FIDF donates $24 million to Israel’s Sheba Medical Center to boost mental health care for vets
The gift will be used to significantly expand the hospital’s capacities as medical professionals prepare for a coming wave of PTSD diagnoses
Courtesy/American Friends of Sheba Medical Center
Friends of the Israel Defense Forces is donating $24 million to the Sheba Medical Center outside Tel Aviv to dramatically expand its mental health-care capacity as thousands of Israeli veterans, as well as civilians, are expected to need psychological assistance following the traumas of the Oct. 7 terror attacks, the ongoing war in Gaza and fighting along Israel’s northern border.
The donation represents one of the single largest contributions ever presented to the hospital. It comes amid rising concerns about the ability of the Israeli mental health-care system — which was already in poor shape before Oct. 7 — to cope with the impending wave of post-traumatic stress disorder and other related mental health issues related to the war.
“The current war has exposed significant deficiencies in mental health care within our system,” Dr. Amitai Ziv, director of Sheba’s rehabilitation hospital, said in a statement. “Recognizing this urgent need, we immediately understood the importance of expanding our professional reach and impact across the country in the regions that need it most.”
Ziv stressed the importance of acting quickly to prevent the current acute stress disorder (ASD) that many soldiers are experiencing from turning into chronic PTSD.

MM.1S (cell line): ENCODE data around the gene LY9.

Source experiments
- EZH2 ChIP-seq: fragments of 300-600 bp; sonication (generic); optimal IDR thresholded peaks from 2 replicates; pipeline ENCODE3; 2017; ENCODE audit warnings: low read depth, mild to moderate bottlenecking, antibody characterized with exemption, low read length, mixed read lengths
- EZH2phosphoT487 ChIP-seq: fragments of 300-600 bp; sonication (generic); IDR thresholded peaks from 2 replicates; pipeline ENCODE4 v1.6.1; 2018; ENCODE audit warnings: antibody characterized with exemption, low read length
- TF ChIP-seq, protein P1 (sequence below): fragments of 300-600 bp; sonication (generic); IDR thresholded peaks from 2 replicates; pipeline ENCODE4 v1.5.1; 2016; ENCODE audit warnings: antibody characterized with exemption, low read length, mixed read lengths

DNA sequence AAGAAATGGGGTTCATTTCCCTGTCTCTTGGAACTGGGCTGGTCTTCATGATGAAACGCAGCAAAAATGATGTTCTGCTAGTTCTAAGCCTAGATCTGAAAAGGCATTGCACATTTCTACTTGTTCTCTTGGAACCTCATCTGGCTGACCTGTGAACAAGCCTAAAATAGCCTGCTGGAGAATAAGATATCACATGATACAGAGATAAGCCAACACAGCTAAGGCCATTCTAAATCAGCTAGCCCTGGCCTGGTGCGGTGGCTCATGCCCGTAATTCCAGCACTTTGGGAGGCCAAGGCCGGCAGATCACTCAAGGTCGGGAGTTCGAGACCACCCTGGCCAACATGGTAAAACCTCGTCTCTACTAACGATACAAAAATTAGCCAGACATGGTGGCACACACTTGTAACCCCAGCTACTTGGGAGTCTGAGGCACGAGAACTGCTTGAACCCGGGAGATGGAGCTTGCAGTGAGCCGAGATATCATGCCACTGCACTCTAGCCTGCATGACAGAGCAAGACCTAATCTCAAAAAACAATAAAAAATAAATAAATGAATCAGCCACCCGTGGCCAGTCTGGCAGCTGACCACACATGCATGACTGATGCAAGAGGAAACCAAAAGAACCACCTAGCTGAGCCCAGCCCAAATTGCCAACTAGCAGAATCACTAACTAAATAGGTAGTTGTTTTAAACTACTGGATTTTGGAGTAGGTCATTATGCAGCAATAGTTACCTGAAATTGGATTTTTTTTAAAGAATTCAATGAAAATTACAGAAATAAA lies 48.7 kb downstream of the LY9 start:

“We are at a critical point in time where therapeutically we have a window of opportunity of several months to effectively intervene in patients with ASD and prevent deterioration into chronic post-traumatic stress disorder,” Ziv said.
The donation from FIDF will allow Sheba Medical Center, which is based in the Tel Aviv suburb of Ramat Gan, to expand its mental health care capacity by 50%, according to the two organizations. Israel’s Defense Ministry is also supporting this effort, albeit with a smaller amount of funding, with FIDF providing $24 million toward the $27.45 million project.
“When hundreds of thousands of Israel’s courageous soldiers were called to service more than three months ago, we recognized the gravity of what they would face and the potential trauma they would endure, and therefore mobilized to find macro solutions across the nation for IDF soldiers and their families,” Steve Weil, the CEO of FIDF, said in a statement.
The funding will be used to establish mental health-care centers at existing facilities run by Beit HaLochem (literally, Warrior’s Home), a nonprofit that provides rehabilitation for injured IDF veterans. These facilities can be found in Haifa and Nahariya in the north; Tel Aviv and Jerusalem in the center; and Beersheva in the south.
The project will also include “staff training and deployment, equipment and technology, physical space, and research and innovation,” an FIDF spokesperson told eJP.
“In addition, Sheba will facilitate providing mental health treatment within other communities by way of treatment retreats and ambulatory treatment centers, as well as some expansion and renovation on the current Sheba campus,” he said.
While this partnership is specifically focused on treating soldiers with PTSD and other mental health-care issues, Sheba hospital said this funding will have a wider effect on the general population that is suffering from PTSD as more psychologists and therapists will be trained in trauma care.